Americans must listen to advice from medical experts
April 23, 2020
In times of uncertainty, people look up to leaders for guidance and protection. But as the coronavirus pandemic continues to grow, perhaps the public would be safer if they turned to unbiased medical experts instead of relying on government officials for information who may not be completely educated on the facts of COVID-19. Although all leaders have the public’s best interest in mind, politicians unfortunately are influenced by many other factors, such as the economy and unemployment, while medical experts care solely about safety and remain unaffected by other aspects, giving them the best authority on the mitigation of the virus.
Here in Arizona, Governor Doug Ducey has been criticized for prolonging his decision on giving stay at home orders until March 30 and waiting longer than other states to take preventive actions, such as closing schools. Though Ducey’s cautious approach is understandable for the continued betterment of the economy and education, the case could be made that actions should have been taken sooner considering neighboring California had been hit hard by the coronavirus. Situations such as these have been present all over the country. For instance, New York issued stay at home orders on March 23, but by that time there were over 33,000 cases in the U.S. As more states followed suit, it was evidently too late to defeat the virus before it spread exponentially. While it is futile to critique governments for their delayed responses to a largely unknown threat, it is clear that the public’s faith would be better entrusted to medical experts who have a fuller understanding of the virus and the way it spreads.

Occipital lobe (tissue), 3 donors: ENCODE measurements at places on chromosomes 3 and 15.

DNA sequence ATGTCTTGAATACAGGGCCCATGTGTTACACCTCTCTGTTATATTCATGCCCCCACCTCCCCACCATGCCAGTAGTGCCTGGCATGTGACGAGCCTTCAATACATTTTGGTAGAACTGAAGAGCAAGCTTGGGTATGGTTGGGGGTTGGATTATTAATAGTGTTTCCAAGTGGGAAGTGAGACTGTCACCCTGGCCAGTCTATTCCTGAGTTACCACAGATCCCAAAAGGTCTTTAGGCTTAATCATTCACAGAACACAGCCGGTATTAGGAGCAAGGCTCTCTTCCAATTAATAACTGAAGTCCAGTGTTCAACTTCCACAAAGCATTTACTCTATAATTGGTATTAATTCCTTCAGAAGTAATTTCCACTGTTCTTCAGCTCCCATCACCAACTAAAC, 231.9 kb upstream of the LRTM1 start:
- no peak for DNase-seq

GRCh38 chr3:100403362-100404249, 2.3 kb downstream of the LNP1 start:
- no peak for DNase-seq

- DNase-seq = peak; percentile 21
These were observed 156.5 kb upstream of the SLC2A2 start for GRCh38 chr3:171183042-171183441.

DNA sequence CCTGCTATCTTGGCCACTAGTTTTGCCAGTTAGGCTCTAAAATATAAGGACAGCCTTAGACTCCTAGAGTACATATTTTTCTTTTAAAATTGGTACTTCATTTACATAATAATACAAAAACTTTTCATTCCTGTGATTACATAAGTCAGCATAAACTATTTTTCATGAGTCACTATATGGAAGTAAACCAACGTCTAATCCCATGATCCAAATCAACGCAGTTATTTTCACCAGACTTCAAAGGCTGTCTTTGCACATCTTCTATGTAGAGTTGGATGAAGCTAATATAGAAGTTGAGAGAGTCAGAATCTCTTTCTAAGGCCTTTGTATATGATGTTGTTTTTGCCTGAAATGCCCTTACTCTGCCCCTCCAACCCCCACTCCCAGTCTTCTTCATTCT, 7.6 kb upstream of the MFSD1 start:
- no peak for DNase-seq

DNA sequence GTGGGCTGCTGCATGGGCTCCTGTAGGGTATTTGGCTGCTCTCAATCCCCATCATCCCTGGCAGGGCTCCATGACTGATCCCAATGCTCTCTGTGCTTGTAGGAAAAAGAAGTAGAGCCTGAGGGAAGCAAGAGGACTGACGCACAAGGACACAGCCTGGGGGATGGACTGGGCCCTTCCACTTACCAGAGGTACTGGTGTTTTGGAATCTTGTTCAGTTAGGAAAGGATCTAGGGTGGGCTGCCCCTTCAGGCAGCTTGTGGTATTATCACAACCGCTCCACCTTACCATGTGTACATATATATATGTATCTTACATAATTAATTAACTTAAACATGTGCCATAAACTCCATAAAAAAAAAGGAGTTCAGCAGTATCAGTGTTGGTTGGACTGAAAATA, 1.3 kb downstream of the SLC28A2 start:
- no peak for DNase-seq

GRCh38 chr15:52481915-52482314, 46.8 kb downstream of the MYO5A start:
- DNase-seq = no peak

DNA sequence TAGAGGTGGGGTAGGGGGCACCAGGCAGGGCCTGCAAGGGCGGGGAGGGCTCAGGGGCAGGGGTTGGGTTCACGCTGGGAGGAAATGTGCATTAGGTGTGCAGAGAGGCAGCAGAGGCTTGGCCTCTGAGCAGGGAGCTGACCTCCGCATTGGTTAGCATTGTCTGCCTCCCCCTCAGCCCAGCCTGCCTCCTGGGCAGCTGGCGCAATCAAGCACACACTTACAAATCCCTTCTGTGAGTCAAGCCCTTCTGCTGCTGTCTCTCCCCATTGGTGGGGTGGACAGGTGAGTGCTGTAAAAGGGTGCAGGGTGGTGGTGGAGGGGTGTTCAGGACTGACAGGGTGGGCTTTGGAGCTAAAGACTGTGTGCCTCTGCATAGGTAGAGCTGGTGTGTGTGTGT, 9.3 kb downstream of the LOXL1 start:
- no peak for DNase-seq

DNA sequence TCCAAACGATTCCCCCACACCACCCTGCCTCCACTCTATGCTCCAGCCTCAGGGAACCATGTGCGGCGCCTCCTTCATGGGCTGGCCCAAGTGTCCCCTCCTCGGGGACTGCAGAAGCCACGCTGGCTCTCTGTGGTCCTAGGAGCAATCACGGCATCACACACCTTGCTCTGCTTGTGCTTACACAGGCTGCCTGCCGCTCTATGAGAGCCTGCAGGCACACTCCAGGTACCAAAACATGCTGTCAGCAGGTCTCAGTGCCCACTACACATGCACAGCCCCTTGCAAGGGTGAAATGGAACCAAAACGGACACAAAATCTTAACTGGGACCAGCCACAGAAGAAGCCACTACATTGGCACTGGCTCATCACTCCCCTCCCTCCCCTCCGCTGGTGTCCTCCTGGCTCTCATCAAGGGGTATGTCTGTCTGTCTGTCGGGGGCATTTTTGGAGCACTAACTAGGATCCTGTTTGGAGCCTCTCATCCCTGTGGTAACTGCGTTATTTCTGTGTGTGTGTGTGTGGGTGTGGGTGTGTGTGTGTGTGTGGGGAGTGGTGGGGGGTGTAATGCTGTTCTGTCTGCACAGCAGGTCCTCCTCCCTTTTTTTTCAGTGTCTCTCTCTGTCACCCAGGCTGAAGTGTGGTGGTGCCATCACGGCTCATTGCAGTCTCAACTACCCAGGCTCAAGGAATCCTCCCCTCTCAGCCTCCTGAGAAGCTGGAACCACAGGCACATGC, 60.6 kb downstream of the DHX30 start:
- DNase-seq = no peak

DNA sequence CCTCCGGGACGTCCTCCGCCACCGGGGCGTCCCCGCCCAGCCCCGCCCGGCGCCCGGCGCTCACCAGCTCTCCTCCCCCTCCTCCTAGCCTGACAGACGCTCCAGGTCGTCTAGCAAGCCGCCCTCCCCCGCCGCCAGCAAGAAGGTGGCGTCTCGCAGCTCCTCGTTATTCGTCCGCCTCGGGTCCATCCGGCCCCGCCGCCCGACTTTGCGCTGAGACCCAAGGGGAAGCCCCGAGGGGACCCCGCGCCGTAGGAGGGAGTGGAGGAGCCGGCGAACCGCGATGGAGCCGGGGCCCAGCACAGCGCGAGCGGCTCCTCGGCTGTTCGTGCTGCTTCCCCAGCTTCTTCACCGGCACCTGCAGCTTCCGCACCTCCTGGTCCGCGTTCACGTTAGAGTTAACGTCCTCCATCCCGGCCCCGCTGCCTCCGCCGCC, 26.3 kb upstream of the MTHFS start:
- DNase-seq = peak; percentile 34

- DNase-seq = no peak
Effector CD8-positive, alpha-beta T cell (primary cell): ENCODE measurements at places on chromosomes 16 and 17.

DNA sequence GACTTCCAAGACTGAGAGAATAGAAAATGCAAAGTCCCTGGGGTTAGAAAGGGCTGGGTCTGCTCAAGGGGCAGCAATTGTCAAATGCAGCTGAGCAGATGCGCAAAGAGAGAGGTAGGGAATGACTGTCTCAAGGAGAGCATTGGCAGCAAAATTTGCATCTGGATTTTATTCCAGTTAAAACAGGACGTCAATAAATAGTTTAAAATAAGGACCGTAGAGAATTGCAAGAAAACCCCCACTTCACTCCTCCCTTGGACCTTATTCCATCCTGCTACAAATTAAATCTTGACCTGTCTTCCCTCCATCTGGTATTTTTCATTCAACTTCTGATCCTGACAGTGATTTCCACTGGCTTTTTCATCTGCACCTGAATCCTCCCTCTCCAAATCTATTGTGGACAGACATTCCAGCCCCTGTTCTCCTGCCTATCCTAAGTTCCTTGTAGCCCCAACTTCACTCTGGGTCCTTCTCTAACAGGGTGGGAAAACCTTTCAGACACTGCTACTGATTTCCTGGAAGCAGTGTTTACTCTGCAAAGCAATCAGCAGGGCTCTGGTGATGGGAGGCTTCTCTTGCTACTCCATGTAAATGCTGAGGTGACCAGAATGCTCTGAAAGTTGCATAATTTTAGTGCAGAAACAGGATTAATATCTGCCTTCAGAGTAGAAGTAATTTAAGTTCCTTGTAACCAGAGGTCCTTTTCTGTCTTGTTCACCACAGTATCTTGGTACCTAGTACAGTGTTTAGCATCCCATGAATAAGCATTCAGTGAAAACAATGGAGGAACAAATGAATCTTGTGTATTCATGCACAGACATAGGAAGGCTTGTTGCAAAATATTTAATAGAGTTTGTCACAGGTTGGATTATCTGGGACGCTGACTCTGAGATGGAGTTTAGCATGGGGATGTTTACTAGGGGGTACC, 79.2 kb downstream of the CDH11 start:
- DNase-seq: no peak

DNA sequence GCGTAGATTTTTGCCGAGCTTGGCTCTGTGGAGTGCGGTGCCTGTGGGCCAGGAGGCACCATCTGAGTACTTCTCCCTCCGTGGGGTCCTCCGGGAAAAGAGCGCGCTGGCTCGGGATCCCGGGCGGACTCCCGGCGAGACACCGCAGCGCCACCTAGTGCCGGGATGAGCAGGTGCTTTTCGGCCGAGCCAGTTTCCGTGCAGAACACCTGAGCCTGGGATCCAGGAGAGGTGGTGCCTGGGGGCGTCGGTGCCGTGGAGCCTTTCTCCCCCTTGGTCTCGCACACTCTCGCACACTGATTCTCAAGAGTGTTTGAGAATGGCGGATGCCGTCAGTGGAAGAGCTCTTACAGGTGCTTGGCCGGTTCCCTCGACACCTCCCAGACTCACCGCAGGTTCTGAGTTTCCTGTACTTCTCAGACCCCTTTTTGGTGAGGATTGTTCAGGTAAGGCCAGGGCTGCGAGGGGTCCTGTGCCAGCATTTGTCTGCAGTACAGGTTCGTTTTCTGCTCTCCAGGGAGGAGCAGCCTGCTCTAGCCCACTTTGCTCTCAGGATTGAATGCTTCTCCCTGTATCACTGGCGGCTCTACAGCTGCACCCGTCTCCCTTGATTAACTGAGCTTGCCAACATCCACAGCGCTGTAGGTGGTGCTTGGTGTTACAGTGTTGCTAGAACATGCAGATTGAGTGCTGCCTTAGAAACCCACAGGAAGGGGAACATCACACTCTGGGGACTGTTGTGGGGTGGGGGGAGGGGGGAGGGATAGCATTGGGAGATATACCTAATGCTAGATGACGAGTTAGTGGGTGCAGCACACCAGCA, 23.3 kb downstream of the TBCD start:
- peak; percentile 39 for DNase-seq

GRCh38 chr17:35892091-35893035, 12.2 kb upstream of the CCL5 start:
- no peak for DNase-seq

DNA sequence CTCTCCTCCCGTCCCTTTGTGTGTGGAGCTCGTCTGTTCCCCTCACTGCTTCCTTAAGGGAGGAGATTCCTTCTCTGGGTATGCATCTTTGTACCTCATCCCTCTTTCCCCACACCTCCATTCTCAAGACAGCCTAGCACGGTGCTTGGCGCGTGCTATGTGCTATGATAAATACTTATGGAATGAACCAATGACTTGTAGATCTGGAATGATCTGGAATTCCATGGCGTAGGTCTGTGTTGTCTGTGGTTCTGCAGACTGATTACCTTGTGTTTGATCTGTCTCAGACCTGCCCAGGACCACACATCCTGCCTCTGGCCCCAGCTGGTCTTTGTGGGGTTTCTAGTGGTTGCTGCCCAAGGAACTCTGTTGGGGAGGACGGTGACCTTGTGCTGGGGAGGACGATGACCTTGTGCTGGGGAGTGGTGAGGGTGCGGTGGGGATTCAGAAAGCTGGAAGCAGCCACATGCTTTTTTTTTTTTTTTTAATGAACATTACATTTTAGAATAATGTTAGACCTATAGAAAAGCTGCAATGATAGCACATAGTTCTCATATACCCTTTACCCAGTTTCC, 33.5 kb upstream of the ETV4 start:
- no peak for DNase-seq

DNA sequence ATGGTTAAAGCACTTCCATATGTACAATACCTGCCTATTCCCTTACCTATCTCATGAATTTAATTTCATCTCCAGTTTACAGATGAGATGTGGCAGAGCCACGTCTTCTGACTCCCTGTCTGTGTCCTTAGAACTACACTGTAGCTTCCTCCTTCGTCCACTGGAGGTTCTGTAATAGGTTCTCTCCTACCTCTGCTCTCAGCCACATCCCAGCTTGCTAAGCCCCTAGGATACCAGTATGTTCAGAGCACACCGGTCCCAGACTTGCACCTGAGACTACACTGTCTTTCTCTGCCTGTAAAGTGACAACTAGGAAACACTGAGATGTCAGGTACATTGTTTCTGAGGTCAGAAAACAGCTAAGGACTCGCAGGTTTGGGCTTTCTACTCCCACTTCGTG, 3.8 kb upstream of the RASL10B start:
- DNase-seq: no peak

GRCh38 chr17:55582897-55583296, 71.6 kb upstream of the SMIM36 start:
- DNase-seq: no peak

One of the most trusted experts of the crisis is immunologist Dr. Anthony Fauci who is a part of the White House’s coronavirus task force. From as early as January, Fauci and officials from government health administration repeatedly warned the White House about the dangers that coronavirus could pose. However, social distancing guidelines were not announced until March 16. All the while, health officials were warning President Donald Trump of the potentially devastating effects that could occur. Still, the matter was repeatedly ignored. Even as the situation worsened and severe lockdowns were implemented across the country, Trump expressed hope to reopen the country by Easter following an economic decline that erased much of the gradual growth seen in past months.
Logistically, this was not realistic in any way, which is exactly why it is imperative that people realize the only authoritative figures on this disease are medical experts who are educated specifically for this. Health officials such as Fauci, who have dealt with numerous pandemics such as AIDS and SARS, are more reliable sources. On the other hand, government officials, like Trump, must weigh the pros and cons of a continued shutdown, such as rising unemployment and a falling stock market. These troubling effects can cloud the judgement of politicians, even more so when health officials continue to advocate for extreme social distancing measures.
This difference of opinions came to a head on Sunday when Trump retweeted a tweet calling for Fauci to be fired. Understandably, Trump is angered with the negative impacts of social distancing, especially as his work will be under the microscope when he is up for re-election. Yet this politicking is exactly what should be avoided in these uncertain times, because absolute safety should be prioritized for Americans. Fauci’s indifference to other effects of social distancing and his straightforwardness towards the dangers of the disease have made him the leading expert on this issue, and rightfully so. While politicians will always have other interests in mind, health officials only have one goal: to keep people safe, no matter the cost. Despite the negative effects this goal may have, in the end, our safety and health far outweigh those difficulties.
Hi, my name is Rohan Patel and I am a Co-Editor in Chief and Sports Editor for The Talon this year. I am a junior and this is my second year on newspaper....